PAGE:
I must say I like the idea of the solid ash body coupled with the solid maple neck/fingerboard. I can imagine those two things would help the instrument sing before the pickups enter the chain.

    But, as has already been mentioned, it might not be to everyone’s taste. Would love to try one.

  10. #34

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    Quote Originally Posted by Doug B
    I've followed Mike since the We Want Miles album and saw him here in Vancouver. I'd agree with you on the chorus-he does seem to lean on it too much; but he doesn't need to. There are some recordings where he plays straight into the amp, and he does sound better. 'Tis a pity that some listeners hear the chorus and get turned off. I can understand that though. BTW-his two amps are Fender Twins-no wonder you liked the sound!

    Cheers

    Doug
    Some players are like that - chorus IS a main component of their guitar sound. I played in a band in the 90s, where the other guitar player ran chorus 100% of the time. I got so annoyed with constantly hearing his chorused guitar (I only used chorus for a few songs in our repertoire - I'm still like that to this day, when it comes to using chorus), that one day during a band rehearsal, I said "you know, you can turn that thing off (the chorus effect - it was built into his Ampeg solid state amp) every now and then." If looks could kill (I received a seriously nasty look from the guy).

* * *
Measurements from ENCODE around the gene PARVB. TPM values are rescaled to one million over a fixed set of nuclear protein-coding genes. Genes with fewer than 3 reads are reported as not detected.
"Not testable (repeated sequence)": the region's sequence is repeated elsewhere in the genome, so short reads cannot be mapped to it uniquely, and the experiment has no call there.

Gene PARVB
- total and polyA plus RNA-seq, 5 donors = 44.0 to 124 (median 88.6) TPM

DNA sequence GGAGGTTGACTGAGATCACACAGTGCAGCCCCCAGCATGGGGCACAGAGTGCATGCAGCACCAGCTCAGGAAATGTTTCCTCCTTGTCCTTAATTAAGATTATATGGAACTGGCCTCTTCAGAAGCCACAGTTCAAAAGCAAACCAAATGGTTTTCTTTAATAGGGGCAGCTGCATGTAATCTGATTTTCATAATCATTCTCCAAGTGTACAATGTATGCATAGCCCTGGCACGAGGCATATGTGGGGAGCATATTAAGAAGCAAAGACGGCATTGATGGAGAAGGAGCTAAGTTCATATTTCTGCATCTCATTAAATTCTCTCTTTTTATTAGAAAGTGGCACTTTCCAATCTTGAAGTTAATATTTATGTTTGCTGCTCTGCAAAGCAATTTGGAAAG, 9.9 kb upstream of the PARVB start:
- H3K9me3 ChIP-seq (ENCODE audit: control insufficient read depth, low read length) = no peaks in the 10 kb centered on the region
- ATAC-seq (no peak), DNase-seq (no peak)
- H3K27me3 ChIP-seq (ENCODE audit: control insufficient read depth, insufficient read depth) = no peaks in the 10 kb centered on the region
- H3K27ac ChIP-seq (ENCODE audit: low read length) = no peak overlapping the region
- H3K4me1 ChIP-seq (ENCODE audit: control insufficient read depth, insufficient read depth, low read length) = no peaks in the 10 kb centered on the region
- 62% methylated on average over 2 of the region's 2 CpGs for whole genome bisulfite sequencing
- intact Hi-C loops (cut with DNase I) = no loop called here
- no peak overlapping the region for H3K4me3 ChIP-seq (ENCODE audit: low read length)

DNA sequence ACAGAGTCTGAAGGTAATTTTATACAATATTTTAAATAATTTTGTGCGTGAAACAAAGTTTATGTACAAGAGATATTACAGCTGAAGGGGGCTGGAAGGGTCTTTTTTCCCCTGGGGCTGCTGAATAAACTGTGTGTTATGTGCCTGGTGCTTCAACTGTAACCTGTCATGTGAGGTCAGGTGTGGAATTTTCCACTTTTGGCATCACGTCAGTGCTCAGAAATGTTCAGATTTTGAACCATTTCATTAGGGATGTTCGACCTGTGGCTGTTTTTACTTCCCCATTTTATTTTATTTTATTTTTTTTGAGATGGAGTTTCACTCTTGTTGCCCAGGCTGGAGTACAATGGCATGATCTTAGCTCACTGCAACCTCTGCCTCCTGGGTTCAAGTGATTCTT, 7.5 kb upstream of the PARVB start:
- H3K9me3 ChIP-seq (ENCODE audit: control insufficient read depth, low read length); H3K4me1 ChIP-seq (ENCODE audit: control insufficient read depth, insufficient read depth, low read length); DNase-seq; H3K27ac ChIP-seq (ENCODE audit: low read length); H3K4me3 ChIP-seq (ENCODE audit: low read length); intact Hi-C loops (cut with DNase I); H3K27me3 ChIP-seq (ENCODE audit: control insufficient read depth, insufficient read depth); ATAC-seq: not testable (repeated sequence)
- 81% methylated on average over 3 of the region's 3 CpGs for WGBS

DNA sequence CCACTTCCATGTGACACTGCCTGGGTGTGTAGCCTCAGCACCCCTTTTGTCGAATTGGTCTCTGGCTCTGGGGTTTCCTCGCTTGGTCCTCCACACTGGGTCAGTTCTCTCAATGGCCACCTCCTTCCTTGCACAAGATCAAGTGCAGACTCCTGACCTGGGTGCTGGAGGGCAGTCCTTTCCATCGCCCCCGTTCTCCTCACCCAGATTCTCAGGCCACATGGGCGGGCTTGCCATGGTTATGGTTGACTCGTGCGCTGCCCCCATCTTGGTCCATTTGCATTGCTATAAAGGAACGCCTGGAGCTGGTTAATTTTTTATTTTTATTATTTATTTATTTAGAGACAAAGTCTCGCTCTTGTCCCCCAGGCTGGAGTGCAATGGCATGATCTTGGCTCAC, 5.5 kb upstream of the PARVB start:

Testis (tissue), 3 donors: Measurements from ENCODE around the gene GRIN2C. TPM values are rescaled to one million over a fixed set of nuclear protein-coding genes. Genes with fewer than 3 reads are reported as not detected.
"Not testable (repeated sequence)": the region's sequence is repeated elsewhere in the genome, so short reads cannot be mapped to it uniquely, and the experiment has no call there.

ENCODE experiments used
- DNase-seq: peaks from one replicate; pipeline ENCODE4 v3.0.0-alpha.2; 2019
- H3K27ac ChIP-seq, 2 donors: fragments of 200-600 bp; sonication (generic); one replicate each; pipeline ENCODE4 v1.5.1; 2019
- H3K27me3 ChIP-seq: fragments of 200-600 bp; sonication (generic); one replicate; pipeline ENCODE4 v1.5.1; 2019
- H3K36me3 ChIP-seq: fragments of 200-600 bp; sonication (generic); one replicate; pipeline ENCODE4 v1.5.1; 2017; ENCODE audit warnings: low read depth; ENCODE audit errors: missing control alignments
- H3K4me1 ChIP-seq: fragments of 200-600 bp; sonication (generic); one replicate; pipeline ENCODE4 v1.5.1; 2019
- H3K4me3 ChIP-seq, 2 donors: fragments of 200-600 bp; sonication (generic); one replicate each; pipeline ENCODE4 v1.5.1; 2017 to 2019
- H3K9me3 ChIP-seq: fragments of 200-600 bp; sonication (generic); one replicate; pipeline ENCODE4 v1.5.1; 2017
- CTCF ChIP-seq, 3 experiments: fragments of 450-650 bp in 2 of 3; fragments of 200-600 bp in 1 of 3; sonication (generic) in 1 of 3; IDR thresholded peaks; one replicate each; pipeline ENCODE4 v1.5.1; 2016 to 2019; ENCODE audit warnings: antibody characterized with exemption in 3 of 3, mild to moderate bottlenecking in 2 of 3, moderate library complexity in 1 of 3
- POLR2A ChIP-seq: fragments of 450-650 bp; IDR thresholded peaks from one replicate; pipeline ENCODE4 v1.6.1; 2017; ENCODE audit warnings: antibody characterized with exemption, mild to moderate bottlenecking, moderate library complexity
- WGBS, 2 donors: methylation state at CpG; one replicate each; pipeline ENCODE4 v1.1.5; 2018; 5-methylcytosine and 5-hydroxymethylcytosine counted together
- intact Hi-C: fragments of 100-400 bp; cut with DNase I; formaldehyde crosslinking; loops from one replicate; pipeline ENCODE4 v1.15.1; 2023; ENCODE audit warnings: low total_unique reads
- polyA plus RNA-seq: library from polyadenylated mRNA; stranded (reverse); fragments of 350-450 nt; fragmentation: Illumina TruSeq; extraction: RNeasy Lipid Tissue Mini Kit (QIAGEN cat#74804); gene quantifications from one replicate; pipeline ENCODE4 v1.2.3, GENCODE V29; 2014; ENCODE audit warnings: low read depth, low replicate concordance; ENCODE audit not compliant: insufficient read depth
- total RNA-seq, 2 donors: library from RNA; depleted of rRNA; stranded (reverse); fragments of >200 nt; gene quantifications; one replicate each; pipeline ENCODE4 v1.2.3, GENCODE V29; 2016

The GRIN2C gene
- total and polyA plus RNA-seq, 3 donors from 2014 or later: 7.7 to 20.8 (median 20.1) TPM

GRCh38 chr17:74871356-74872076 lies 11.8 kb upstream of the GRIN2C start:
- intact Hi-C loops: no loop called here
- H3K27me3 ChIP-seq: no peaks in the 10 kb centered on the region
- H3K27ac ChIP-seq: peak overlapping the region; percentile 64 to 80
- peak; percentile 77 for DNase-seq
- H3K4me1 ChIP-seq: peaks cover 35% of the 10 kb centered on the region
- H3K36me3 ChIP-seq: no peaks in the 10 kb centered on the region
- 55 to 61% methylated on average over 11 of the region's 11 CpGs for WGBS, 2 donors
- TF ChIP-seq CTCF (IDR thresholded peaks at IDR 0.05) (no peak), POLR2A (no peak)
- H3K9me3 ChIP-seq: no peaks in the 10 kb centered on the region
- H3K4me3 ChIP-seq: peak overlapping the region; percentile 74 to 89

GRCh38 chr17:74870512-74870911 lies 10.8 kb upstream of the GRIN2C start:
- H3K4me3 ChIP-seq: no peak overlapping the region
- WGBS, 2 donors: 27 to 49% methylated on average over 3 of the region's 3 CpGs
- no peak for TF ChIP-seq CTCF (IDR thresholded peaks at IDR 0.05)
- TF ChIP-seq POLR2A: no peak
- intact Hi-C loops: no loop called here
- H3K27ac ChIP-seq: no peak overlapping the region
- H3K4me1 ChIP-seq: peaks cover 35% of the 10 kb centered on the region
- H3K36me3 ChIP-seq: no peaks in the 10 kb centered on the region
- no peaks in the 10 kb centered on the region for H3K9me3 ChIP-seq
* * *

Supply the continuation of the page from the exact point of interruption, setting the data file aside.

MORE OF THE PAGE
Last edited by EllenGtrGrl; 06-16-2021 at 01:20 PM.

  11. #35

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    Here Mike mentions a Limited Edition run of his 1511:



    Any info on the Limited Edition?

  12. #36

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    I was thinking this Pacifica tele was something like the Fender tele played by one of my all-time favourite players, Roy Buchanan - I bought and played to death his “Second Album” when I was 15.

    Well, I’ve just read this in Mike’s wiki page:

    An early and important guitar for Stern was a hybrid 1950s/1960s Fender Telecaster, previously owned by Roy Buchanan and Danny Gatton, which was stolen from him in an armed robbery in Boston. This guitar is the basis for a custom-made guitar built by Boston-based luthier Michael Aronson.[11]
    The Aronson guitar is in turn the basis for the Yamaha PA1511MS, the Mike Stern signature model.[11] The neck position pickup is a Seymour Duncan '59 and it has a Tele Hot Rail in the bridge.[12]

    That settles it. I’m seriously interested now.

  13. #37

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    But...has Yamaha given up on it? From their London website:

    This item is no longer available to order -“

  14. #38

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    I tried it at one point and wasn't too trilled .. but that is just taste .. But what I wanted to say is that it apparently isn't very popular and every time I see one for sale used it just sits there and goes nowhere. Twice there has been one for sale and both times they ended going for €600 .. This is pre-covid where a US standard fender tele around my parts would go for €675-740 or something like that.